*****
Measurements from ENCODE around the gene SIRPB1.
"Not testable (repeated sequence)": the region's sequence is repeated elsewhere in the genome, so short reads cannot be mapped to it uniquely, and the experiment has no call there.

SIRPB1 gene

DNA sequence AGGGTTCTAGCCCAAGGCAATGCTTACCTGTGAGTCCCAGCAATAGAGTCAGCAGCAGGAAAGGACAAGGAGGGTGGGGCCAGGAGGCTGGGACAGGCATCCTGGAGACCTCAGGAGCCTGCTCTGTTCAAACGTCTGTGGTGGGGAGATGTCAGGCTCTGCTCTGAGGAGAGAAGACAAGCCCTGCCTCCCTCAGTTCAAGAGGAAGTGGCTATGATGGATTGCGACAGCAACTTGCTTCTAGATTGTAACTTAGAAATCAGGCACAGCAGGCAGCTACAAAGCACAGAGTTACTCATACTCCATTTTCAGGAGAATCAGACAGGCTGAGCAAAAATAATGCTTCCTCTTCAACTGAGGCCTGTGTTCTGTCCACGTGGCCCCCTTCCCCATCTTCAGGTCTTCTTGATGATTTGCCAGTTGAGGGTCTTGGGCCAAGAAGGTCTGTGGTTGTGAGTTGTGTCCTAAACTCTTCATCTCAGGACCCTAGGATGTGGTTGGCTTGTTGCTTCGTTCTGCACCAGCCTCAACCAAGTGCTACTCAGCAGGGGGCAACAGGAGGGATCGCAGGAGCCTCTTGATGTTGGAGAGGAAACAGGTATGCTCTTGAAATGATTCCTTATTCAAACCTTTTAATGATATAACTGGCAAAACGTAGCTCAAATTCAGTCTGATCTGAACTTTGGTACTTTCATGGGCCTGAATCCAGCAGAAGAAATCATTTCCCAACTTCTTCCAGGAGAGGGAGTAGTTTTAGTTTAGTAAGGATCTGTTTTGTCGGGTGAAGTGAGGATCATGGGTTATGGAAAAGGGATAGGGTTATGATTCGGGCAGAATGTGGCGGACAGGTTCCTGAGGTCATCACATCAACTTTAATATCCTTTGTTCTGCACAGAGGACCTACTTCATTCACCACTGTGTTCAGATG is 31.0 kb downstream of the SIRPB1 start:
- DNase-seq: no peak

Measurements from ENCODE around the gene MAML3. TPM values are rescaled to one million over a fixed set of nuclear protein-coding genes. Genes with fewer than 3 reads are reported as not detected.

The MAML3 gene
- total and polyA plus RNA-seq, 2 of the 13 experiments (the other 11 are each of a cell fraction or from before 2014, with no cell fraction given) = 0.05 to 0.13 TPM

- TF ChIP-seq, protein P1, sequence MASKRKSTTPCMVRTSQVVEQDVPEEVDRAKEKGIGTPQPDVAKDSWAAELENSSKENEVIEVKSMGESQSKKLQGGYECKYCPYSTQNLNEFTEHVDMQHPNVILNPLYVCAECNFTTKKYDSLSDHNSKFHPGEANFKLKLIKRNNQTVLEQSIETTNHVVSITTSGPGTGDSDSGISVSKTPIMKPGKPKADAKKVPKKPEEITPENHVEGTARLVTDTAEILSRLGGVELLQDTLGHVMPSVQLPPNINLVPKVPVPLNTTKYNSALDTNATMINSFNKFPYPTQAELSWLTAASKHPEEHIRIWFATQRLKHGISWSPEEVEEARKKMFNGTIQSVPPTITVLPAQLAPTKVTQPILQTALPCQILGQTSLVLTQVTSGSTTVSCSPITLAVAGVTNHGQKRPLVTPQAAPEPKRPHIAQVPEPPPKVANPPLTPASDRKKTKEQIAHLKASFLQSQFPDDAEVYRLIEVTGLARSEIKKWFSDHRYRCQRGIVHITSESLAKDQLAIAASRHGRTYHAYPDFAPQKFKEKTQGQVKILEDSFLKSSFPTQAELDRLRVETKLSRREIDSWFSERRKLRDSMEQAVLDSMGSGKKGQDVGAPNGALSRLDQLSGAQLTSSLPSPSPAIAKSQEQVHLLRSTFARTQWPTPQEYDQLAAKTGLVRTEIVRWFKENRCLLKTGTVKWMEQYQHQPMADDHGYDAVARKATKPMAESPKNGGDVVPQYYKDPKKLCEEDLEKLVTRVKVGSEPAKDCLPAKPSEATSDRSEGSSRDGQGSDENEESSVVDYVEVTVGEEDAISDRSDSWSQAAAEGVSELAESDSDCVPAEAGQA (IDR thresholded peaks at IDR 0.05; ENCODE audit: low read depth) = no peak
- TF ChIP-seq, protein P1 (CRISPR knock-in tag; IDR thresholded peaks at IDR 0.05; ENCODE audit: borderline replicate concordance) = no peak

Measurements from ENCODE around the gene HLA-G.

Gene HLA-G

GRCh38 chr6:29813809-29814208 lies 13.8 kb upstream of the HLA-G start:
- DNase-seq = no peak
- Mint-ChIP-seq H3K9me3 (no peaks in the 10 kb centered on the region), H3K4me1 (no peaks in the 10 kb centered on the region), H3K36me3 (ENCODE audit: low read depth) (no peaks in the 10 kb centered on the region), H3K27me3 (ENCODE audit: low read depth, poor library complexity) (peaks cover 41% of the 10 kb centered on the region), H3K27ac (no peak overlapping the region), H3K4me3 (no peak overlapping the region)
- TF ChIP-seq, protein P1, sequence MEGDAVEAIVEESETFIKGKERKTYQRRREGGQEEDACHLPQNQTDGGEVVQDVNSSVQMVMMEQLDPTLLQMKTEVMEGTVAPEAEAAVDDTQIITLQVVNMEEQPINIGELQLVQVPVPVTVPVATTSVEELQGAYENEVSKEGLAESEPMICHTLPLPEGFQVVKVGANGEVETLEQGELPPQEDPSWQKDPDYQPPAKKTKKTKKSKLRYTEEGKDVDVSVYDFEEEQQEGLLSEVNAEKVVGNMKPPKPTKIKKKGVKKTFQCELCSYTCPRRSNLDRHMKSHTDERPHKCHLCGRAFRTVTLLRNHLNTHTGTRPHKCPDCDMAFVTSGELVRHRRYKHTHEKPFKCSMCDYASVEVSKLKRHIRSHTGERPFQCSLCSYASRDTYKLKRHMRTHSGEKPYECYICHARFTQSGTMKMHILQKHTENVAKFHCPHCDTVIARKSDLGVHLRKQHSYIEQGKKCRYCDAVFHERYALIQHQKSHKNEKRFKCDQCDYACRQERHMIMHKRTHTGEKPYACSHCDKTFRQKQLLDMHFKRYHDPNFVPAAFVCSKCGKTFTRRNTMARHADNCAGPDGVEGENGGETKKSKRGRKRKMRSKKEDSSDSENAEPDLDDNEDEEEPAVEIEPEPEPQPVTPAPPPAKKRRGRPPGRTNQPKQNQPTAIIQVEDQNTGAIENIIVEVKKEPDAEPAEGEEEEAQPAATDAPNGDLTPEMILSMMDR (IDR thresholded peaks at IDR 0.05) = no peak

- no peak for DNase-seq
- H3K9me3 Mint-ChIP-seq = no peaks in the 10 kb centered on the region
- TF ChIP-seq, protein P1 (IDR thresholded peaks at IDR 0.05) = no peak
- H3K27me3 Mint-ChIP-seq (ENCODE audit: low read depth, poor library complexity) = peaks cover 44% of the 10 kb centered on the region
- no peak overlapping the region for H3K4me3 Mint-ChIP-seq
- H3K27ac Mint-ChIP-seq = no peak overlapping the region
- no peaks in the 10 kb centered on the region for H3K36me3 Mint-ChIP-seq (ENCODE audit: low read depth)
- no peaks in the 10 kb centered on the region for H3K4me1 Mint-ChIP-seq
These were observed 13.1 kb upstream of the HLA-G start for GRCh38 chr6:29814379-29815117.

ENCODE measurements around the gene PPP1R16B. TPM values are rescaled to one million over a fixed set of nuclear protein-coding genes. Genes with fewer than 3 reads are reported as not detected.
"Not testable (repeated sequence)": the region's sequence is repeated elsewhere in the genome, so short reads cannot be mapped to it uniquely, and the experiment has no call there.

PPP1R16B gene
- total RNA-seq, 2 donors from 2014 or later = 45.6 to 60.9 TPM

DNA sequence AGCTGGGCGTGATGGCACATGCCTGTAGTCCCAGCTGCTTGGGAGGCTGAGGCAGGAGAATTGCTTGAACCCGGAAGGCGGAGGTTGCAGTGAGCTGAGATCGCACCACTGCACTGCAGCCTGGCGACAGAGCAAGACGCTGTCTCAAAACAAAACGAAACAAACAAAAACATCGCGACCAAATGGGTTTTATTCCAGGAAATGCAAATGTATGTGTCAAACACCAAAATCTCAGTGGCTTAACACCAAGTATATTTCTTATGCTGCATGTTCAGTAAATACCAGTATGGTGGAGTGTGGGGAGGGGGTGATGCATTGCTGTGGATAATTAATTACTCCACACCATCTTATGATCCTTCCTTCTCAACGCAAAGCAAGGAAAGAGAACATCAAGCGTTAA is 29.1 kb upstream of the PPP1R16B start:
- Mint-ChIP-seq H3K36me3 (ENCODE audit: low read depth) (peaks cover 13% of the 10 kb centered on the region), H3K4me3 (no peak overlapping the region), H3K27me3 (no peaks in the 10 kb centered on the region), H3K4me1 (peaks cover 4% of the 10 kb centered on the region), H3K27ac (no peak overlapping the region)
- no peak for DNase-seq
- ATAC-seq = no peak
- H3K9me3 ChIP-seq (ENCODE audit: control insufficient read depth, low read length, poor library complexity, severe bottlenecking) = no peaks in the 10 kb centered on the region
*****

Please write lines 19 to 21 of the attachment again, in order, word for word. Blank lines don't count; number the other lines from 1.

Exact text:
- TF ChIP-seq, protein P1 (IDR thresholded peaks at IDR 0.05) = no peak
- H3K27me3 Mint-ChIP-seq (ENCODE audit: low read depth, poor library complexity) = peaks cover 44% of the 10 kb centered on the region
- no peak overlapping the region for H3K4me3 Mint-ChIP-seq